Saturday, 24 February 2018

Review: 'When the English Fall' by David Williams

Dystopias abound in contemporary literature, science fiction and literary fiction. Whether it's classics like The Handmaid's Tale and its terrifying prediction about where we might be heading, or modern staples like The Hunger Games that excited countless young readers, there is something about a good dystopian novel that sets it apart from other fiction. It is both art and warning, politics and literature, entertaining and educational. So I like to dig into whatever dystopian novel I can find, to see what it has to offer. When the English Fall was as mind-opening and beautiful as I could have wished. Thanks to Algonquin Books and Netgalley for providing me with a copy of this book in exchange for an honest review.

Pub. Date: 11/07/2017
Publisher: Algonquin Books
A riveting and unexpected novel that questions whether a peaceful and non- violent community can survive when civilization falls apart.
Again, all are asleep, but I am not. I need sleep, but though I read and I pray, I feel too awake. My mind paces the floor.
There are shots now and again, bursts here and there, far away, and I cannot sleep. I think of this man in his hunger, shot like a rabbit raiding a garden. For what, Lord? For stealing corn intended for pigs and cattle, like the hungry prodigal helpless in a strange land.
I can hear his voice.
When a catastrophic solar storm brings about the collapse of modern civilization, an Amish community is caught up in the devastating aftermath. With their stocked larders and stores of supplies, the Amish are unaffected at first. But as the English (the Amish name for all non-Amish people) in the cities become increasingly desperate, they begin to invade nearby farms, taking whatever they want and unleashing unthinkable violence on the gentle communities.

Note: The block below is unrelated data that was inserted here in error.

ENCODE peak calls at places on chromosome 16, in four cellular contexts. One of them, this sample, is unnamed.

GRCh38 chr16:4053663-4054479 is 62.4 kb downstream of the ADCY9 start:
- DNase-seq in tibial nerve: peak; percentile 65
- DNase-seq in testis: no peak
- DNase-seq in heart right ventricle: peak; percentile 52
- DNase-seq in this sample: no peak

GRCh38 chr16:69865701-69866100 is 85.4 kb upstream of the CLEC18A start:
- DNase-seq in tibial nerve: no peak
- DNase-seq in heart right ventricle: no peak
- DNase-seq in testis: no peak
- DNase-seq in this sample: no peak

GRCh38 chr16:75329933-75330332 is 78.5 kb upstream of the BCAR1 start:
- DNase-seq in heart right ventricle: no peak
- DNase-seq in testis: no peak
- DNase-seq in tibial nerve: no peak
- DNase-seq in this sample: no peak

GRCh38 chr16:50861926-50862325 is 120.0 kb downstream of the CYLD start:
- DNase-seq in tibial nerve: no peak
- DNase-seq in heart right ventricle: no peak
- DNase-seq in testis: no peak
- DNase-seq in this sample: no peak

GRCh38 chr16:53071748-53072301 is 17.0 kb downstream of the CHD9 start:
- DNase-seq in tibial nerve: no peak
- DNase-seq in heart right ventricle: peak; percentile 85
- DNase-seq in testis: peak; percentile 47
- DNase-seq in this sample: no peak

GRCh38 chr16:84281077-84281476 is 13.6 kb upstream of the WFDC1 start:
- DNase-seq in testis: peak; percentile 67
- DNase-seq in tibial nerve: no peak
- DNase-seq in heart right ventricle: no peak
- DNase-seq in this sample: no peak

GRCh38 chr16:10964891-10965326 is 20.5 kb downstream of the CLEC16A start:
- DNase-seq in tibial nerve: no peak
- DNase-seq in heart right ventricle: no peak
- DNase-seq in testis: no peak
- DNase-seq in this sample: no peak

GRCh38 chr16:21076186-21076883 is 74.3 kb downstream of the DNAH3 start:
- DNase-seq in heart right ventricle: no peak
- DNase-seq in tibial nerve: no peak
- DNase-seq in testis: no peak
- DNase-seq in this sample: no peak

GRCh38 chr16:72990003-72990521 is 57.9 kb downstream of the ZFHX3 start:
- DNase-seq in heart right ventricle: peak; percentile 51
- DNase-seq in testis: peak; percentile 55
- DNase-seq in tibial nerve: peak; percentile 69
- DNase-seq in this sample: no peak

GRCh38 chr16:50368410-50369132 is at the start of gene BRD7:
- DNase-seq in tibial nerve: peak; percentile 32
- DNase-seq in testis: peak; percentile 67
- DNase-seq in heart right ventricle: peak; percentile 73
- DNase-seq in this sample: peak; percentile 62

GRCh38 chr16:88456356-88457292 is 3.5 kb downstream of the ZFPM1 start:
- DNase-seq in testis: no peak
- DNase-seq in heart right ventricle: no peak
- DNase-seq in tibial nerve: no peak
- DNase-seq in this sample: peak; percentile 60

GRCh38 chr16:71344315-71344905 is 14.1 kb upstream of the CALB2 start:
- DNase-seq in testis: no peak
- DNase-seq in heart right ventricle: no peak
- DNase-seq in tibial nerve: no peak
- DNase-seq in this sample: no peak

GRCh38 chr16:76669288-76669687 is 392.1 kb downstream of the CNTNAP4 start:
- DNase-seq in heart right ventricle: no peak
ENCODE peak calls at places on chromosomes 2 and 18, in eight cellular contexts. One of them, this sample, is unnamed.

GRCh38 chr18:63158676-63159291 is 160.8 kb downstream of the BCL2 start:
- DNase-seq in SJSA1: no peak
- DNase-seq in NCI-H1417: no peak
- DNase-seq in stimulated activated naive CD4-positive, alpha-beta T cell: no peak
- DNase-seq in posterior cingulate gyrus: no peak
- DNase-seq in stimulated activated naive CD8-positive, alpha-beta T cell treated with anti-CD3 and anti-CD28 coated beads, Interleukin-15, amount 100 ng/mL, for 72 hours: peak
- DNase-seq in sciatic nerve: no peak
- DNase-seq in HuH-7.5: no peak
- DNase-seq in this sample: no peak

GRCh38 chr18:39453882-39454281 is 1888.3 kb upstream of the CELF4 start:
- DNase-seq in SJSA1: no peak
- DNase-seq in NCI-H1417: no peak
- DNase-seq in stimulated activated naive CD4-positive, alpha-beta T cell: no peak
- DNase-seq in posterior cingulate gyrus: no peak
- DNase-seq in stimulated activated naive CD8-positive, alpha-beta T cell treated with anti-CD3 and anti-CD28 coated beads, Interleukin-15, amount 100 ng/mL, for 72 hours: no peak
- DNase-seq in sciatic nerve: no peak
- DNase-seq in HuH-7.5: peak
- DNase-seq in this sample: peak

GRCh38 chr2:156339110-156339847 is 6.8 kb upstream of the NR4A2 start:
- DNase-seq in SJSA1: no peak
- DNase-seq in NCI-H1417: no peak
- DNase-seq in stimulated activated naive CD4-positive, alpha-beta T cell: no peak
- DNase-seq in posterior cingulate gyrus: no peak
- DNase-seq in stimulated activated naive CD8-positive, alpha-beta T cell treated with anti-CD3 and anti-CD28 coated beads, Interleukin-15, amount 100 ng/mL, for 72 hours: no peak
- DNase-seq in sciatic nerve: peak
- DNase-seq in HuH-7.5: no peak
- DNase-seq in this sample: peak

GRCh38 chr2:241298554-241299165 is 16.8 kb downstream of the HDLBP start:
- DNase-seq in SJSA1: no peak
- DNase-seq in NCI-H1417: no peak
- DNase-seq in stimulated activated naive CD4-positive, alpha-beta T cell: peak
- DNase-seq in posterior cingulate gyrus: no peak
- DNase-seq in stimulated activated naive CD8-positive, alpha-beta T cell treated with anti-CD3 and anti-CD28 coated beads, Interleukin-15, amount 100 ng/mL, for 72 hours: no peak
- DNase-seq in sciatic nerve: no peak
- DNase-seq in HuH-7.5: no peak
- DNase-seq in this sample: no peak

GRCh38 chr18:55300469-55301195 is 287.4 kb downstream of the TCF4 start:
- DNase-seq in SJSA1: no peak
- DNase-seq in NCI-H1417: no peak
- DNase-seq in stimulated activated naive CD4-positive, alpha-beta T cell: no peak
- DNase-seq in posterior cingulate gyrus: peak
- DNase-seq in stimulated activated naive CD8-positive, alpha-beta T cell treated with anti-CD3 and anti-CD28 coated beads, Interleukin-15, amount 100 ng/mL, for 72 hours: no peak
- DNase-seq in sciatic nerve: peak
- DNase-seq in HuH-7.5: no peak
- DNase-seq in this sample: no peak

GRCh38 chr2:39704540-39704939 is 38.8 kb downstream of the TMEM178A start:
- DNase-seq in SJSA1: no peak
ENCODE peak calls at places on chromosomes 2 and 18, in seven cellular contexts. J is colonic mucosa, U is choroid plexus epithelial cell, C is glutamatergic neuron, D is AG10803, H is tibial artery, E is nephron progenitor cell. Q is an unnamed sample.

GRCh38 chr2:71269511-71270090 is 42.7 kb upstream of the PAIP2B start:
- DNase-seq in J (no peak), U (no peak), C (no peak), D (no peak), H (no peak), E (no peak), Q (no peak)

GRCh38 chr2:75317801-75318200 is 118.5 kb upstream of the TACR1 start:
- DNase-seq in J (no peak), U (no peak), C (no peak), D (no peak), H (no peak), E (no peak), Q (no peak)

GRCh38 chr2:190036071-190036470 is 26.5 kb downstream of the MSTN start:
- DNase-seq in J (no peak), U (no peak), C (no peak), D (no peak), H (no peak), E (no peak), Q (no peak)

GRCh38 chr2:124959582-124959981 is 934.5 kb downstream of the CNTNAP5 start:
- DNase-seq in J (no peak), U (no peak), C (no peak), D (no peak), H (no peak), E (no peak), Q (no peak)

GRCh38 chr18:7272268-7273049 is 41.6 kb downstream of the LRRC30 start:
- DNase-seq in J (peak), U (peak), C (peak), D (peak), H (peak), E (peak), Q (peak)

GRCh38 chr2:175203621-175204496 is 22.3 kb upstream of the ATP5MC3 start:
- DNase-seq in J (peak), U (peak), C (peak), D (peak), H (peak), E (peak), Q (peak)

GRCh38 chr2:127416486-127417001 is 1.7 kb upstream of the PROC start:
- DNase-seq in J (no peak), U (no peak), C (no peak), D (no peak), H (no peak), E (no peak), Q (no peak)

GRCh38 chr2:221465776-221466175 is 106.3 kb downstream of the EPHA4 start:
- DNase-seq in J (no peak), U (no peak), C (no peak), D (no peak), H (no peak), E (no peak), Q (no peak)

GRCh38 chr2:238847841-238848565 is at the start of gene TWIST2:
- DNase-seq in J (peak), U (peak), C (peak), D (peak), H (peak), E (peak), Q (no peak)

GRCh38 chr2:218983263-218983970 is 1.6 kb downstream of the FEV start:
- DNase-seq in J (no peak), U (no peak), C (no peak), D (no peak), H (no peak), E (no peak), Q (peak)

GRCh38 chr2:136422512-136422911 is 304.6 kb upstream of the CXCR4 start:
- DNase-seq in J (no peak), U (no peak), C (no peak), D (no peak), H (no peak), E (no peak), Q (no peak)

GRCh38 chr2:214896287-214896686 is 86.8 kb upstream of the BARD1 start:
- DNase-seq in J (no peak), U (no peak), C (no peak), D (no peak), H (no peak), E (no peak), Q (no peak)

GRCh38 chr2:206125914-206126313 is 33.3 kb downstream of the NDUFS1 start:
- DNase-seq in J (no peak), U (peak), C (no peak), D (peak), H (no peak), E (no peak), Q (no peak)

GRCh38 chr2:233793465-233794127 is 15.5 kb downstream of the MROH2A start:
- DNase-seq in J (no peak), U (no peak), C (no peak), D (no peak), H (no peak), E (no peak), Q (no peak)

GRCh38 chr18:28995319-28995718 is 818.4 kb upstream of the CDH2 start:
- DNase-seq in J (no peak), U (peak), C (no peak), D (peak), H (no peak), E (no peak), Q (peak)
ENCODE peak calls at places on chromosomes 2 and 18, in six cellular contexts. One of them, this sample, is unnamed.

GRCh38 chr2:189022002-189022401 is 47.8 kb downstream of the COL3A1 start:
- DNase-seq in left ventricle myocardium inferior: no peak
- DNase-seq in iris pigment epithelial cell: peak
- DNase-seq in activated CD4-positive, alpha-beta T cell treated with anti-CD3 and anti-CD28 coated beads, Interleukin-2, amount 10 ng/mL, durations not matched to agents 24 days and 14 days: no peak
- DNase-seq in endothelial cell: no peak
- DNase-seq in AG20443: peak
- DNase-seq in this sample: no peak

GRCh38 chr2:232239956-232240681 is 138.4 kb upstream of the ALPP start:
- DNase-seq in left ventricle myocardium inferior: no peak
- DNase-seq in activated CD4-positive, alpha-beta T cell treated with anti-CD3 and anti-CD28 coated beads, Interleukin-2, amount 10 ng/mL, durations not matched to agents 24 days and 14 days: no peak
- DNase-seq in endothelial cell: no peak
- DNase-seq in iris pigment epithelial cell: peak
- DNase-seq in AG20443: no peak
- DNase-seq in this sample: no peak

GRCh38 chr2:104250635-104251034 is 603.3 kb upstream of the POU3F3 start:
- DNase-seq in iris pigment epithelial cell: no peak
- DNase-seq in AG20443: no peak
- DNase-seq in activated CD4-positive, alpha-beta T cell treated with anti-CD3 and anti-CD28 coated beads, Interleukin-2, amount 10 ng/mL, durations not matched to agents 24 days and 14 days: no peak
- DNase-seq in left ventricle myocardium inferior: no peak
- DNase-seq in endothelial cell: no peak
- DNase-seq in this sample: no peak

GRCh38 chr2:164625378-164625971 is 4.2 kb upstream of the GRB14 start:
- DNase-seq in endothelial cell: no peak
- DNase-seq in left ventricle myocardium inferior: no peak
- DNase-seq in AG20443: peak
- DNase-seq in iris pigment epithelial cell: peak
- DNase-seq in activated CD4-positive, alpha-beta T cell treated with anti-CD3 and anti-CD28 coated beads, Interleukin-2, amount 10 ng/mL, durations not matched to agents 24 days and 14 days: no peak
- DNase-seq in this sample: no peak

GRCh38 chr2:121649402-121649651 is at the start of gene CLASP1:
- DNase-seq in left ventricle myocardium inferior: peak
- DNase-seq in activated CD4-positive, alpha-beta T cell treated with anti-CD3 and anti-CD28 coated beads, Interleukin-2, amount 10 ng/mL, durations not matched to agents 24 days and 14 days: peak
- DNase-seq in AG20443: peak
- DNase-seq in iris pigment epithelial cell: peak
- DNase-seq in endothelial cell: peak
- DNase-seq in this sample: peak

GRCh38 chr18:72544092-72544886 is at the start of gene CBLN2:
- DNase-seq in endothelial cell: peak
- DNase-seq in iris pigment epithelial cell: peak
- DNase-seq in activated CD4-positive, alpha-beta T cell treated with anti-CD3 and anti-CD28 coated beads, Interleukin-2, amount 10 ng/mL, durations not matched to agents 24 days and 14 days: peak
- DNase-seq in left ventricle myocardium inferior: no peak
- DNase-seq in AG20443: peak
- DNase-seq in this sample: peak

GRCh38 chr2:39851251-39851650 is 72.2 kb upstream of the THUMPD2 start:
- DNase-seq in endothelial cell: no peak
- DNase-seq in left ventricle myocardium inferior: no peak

Written as the diary of an Amish farmer named Jacob who tries to protect his family and his way of life, When the English Fall examines the idea of peace in the face of deadly chaos. Should members of a nonviolent society defy their beliefs and take up arms to defend themselves? And if they do, can they survive?
David Williams’s debut novel is a thoroughly engrossing look into the closed world of the Amish, as well as a thought-provoking examination of how we live today and what remains if the center cannot hold.
When the English Fall bridges a beautiful gap in dystopian literature. Usually these kinds of novels are set in faraway or fictional countries, or in our distant past where the foundations of the world we know now are hardly recognisable. They are often set in cities, focusing on young people's struggle to become themselves in a society that restricts individuality and emotion. In When the English Fall Williams does something completely different, making his novel one of the most enlightening and eye-opening I have read in the last few months. Some may dispute me calling it a dystopian novel but I feel like it fits, because When the English Fall shows us the downfall and chaos of a society that is both like ours and isn't, a world in which something has gone horrible wrong, a world in which our worst characteristics come to the forefront. Williams protagonists are an Amish family, mostly cut off from the modern day world aside from selective communications. I realized early on in When the English Fall that I had never really considered an apocalypse from their perspective. I also had the even more frightening realization that I would be literally lost if a solar storm like this hit and I'd have to rely on my knowledge of nature and farming. Eye-opening and horrifying indeed.